Today, I ran across two things devoted to inner wisdom or inner voice or gut reaction or whatever you want to call it. One was a podcast and the other was done more for fun but it was interesting to come across two similarly themed items in a short period of time.
It did strike a chord with me. As I’ve gotten older, I’ve come to realize that most of what we argue about has no real objective truth. In other words, it is things we can’t really prove so it comes down to your opinion vs someone else’s. And I’ve also gotten to the point that when I see something that includes the phrase “experts say”, I tend to ignore it given the track record of experts over the last couple of years.
Not really sure it is an inner voice but I do try to find my own facts and draw my own conclusions rather than relying on what others say. And, trust me, this sometimes puts you out on a limb but I’ve also learned that arguing about opinions generally lead nowhere so I keep a lot of things to myself.
That was something that was kind of brought up in the podcast. We deal with an increasing amount of uncertainty and we tend to be hard wired to want clarity. But rather than following our internal compass, people outsource that to an “expert” or someone they trust or, in the worst case, what their preferred group or tribe thinks. Then, instead of remaining open to new information and re-calibrating their compass, they tend to get closed minded because they believe they’ve found the truth. That’s when you get the ugly arguments and splintering that we seem to be seeing more of.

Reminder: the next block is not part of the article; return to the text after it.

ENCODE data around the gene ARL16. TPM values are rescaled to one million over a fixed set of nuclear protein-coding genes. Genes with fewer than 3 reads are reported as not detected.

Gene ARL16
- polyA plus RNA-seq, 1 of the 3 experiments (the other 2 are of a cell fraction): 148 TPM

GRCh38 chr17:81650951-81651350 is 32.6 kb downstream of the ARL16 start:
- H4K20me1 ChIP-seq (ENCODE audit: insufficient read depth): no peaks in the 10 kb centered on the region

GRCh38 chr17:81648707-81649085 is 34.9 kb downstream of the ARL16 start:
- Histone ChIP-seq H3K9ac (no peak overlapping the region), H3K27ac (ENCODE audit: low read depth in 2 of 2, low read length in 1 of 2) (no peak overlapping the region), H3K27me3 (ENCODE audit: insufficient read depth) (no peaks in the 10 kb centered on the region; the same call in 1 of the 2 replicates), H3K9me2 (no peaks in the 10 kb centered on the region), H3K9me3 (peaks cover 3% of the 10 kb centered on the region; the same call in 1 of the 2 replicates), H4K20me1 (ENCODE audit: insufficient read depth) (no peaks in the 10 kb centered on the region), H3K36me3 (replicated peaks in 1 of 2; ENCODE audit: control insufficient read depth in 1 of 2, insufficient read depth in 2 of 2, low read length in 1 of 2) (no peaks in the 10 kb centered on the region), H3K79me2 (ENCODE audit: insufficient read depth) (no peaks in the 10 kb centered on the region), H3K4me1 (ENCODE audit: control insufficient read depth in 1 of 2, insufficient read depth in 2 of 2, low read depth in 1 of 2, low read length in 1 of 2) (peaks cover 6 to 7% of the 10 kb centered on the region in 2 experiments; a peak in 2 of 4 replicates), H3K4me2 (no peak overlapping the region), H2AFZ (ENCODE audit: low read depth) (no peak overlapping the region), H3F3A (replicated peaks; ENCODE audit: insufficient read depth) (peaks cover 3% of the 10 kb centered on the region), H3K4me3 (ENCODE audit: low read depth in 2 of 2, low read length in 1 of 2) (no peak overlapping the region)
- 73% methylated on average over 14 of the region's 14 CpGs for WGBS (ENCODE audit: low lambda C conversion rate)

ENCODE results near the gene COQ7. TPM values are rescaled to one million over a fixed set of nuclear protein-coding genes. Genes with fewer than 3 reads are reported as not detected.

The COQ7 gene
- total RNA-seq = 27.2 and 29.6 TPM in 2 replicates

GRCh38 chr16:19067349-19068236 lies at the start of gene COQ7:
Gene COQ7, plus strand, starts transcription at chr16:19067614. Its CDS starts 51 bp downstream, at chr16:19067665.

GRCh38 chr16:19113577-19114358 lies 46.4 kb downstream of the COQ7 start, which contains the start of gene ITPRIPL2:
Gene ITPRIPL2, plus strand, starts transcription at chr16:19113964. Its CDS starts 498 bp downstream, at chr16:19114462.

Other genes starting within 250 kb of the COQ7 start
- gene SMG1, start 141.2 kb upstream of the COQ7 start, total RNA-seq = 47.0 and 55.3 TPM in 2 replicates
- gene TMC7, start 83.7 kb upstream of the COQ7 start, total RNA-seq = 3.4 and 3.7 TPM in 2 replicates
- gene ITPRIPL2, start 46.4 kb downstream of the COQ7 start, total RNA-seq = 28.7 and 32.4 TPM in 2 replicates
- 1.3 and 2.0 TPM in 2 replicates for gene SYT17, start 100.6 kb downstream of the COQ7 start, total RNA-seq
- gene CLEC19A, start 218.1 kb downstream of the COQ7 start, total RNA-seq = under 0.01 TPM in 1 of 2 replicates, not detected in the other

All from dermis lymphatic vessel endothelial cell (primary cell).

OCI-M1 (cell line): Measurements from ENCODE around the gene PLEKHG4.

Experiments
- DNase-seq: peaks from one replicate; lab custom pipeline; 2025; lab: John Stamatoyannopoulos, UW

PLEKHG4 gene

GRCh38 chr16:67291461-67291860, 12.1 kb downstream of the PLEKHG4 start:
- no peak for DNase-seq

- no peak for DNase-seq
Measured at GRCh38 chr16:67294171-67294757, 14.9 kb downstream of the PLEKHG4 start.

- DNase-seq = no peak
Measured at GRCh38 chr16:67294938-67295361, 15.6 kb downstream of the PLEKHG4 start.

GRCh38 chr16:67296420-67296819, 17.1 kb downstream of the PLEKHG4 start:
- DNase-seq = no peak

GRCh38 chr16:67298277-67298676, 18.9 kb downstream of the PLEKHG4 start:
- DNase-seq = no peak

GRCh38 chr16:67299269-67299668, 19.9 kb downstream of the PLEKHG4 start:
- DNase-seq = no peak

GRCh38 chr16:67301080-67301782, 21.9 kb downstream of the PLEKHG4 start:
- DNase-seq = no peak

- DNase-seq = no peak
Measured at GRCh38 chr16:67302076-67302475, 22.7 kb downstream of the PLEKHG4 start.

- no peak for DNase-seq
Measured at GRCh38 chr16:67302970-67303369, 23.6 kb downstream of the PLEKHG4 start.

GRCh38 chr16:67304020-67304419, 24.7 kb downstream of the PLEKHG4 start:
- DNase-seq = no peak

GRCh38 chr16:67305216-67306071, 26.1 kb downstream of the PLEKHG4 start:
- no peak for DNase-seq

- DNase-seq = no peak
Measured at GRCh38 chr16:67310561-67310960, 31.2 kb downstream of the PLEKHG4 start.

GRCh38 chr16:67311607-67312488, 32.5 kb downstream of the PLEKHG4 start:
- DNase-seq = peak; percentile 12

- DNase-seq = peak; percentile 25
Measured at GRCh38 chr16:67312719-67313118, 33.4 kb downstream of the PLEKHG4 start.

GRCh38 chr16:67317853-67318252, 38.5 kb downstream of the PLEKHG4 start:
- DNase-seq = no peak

I will also say that I hate the phrase “settled science” because it is just a way of shutting down discussion. Throughout history, “settled” science has been proven wrong. We may think we are more advanced and sophisticated now but there is still much that remains unknown and we can only make educated guesses about what it going to happen.
As an example, there were several models used during COVID times that purported to predict what was going to happen. The news media grabbed these and treated them as established fact and that fed into their doom and gloom narrative. It turns out that many of those models were totally wrong and laughably so in some cases. There was nothing “settled” about it. And it was wise to be skeptical. I had some work experience with similar stuff and my opinion was always that you needed to do a sanity check on everything you did. The results were not the end of the story because you had to take a critical look to ask whether they really made sense. I’d believe my intuition over a model any day.
Which isn’t to say that your instincts are always 100% correct because nothing really is. Certainly relying on you inner voice can make you as closed minded as anything else. And there can certainly be selection bias where you seek out only those things that support what you already believe to be true which just reinforces your blind spots.
The podcast made some of these points as well. But if you understand the limitations, I tend to think that following your inner wisdom is the best option.